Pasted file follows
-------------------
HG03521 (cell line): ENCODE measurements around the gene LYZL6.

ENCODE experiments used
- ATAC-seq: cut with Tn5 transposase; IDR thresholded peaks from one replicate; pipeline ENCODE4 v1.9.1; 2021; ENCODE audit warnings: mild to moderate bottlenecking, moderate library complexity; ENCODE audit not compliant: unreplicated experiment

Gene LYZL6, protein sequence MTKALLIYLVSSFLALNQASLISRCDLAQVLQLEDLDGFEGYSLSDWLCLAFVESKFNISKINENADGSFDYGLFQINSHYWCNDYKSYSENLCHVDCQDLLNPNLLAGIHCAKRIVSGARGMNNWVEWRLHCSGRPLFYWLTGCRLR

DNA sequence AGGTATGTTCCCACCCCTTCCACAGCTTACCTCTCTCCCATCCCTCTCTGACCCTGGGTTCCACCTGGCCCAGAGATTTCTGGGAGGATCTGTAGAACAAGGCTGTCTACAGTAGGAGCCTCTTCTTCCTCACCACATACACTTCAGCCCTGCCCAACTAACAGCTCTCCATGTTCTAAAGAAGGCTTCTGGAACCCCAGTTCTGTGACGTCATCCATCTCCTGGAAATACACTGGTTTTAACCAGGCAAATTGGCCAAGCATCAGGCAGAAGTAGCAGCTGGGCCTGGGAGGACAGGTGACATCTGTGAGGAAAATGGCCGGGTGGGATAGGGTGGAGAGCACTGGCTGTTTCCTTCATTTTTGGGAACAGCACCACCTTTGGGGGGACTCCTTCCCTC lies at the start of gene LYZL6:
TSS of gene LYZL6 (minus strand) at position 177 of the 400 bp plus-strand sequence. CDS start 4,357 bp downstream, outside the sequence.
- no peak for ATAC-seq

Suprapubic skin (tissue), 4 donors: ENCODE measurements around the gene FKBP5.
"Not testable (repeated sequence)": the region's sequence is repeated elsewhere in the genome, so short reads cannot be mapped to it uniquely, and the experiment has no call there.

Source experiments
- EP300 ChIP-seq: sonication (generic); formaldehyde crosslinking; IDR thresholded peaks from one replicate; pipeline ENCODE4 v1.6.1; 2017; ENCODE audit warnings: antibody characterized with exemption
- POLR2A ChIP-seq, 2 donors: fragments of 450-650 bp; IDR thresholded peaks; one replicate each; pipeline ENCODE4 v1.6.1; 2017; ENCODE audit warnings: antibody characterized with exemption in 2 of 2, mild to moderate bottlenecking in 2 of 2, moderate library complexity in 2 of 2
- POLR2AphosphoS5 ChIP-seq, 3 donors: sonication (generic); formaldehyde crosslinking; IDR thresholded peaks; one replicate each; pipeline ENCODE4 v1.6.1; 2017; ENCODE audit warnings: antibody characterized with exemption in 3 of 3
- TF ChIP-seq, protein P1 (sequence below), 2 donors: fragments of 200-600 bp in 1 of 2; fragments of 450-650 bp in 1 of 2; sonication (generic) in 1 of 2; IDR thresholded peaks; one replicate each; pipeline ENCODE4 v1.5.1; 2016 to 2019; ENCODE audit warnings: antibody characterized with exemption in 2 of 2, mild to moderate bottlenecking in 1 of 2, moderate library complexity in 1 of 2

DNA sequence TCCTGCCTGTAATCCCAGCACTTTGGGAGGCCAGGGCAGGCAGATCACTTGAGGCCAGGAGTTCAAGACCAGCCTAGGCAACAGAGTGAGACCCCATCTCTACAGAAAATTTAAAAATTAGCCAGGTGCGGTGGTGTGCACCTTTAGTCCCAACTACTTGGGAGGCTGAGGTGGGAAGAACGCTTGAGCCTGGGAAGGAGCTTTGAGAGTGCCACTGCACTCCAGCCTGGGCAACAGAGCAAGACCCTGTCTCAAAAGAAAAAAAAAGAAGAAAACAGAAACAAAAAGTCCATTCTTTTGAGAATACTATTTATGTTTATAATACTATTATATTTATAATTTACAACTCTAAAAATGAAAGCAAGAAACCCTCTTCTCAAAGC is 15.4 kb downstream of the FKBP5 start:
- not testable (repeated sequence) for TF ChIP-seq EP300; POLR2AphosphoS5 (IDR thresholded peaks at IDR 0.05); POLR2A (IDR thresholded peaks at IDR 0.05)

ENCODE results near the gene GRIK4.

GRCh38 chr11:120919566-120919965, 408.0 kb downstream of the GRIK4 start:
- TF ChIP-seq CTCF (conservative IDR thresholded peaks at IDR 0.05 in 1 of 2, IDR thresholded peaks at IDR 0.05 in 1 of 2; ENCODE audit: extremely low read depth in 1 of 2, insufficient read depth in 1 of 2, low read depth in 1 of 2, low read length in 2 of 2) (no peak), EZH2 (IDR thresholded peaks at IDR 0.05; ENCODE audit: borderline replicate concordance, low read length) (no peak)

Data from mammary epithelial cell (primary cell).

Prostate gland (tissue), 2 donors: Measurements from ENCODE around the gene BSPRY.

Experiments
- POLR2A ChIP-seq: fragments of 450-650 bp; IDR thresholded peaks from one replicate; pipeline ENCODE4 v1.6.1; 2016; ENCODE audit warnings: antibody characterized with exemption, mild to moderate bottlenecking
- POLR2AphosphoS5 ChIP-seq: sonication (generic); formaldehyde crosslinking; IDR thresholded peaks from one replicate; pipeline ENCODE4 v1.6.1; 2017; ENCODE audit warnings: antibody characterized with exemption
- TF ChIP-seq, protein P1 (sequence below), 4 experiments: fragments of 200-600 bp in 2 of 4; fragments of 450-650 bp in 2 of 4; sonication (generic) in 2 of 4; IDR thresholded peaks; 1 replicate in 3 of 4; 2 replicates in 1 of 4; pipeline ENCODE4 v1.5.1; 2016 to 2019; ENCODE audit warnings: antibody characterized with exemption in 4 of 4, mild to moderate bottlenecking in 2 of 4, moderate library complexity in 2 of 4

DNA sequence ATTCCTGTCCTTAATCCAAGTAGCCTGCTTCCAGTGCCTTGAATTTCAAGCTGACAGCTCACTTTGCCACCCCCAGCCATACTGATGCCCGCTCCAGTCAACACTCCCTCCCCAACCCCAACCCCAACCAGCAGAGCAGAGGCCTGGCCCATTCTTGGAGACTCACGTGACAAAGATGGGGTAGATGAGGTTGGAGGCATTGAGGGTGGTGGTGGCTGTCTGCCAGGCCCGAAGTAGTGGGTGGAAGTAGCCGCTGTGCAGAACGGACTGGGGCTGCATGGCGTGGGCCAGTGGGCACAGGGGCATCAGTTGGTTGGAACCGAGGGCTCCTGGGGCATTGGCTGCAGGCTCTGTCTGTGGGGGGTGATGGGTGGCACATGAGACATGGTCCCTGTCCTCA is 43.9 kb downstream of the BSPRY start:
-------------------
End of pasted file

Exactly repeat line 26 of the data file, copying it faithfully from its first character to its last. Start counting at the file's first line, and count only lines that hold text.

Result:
DNA sequence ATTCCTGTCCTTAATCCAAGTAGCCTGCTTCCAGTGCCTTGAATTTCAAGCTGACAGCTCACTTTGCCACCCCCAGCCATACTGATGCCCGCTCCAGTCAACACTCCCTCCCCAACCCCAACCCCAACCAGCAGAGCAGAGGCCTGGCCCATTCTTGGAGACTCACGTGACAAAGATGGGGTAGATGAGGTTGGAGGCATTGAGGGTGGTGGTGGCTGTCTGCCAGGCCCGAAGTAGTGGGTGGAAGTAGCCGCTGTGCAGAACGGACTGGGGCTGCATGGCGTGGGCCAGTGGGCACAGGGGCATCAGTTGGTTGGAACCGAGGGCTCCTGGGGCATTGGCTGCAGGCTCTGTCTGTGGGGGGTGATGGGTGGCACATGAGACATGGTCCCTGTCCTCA is 43.9 kb downstream of the BSPRY start: